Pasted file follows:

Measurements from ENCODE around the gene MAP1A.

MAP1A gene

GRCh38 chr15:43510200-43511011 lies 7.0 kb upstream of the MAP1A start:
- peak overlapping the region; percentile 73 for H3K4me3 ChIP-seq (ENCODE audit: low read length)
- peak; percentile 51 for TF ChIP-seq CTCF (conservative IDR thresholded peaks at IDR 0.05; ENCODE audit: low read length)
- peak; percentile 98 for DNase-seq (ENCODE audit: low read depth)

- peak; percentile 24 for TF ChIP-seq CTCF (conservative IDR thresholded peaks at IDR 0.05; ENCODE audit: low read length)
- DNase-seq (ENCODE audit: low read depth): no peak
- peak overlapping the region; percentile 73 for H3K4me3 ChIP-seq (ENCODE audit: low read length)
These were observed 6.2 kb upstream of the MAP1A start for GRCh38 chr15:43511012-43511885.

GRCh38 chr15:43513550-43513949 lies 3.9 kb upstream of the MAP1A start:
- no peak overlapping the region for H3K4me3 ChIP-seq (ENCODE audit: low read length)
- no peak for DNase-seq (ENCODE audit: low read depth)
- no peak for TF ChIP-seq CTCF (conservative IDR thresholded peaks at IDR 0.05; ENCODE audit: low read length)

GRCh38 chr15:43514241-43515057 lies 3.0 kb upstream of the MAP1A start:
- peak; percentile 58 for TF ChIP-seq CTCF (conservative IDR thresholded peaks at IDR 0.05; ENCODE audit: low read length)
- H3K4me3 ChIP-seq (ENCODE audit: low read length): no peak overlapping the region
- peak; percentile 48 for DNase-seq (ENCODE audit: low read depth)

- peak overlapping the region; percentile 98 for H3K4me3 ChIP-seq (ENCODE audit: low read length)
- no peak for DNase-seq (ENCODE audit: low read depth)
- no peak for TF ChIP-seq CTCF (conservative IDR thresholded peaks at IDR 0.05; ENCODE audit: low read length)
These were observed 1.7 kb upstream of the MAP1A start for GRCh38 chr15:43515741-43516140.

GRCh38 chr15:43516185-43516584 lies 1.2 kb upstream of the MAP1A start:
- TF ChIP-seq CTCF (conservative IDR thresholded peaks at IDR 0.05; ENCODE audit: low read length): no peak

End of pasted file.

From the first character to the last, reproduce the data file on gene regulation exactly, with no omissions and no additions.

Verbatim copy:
Measurements from ENCODE around the gene MAP1A.

MAP1A gene

GRCh38 chr15:43510200-43511011 lies 7.0 kb upstream of the MAP1A start:
- peak overlapping the region; percentile 73 for H3K4me3 ChIP-seq (ENCODE audit: low read length)
- peak; percentile 51 for TF ChIP-seq CTCF (conservative IDR thresholded peaks at IDR 0.05; ENCODE audit: low read length)
- peak; percentile 98 for DNase-seq (ENCODE audit: low read depth)

- peak; percentile 24 for TF ChIP-seq CTCF (conservative IDR thresholded peaks at IDR 0.05; ENCODE audit: low read length)
- DNase-seq (ENCODE audit: low read depth): no peak
- peak overlapping the region; percentile 73 for H3K4me3 ChIP-seq (ENCODE audit: low read length)
These were observed 6.2 kb upstream of the MAP1A start for GRCh38 chr15:43511012-43511885.

GRCh38 chr15:43513550-43513949 lies 3.9 kb upstream of the MAP1A start:
- no peak overlapping the region for H3K4me3 ChIP-seq (ENCODE audit: low read length)
- no peak for DNase-seq (ENCODE audit: low read depth)
- no peak for TF ChIP-seq CTCF (conservative IDR thresholded peaks at IDR 0.05; ENCODE audit: low read length)

GRCh38 chr15:43514241-43515057 lies 3.0 kb upstream of the MAP1A start:
- peak; percentile 58 for TF ChIP-seq CTCF (conservative IDR thresholded peaks at IDR 0.05; ENCODE audit: low read length)
- H3K4me3 ChIP-seq (ENCODE audit: low read length): no peak overlapping the region
- peak; percentile 48 for DNase-seq (ENCODE audit: low read depth)

- peak overlapping the region; percentile 98 for H3K4me3 ChIP-seq (ENCODE audit: low read length)
- no peak for DNase-seq (ENCODE audit: low read depth)
- no peak for TF ChIP-seq CTCF (conservative IDR thresholded peaks at IDR 0.05; ENCODE audit: low read length)
These were observed 1.7 kb upstream of the MAP1A start for GRCh38 chr15:43515741-43516140.

GRCh38 chr15:43516185-43516584 lies 1.2 kb upstream of the MAP1A start:
- TF ChIP-seq CTCF (conservative IDR thresholded peaks at IDR 0.05; ENCODE audit: low read length): no peak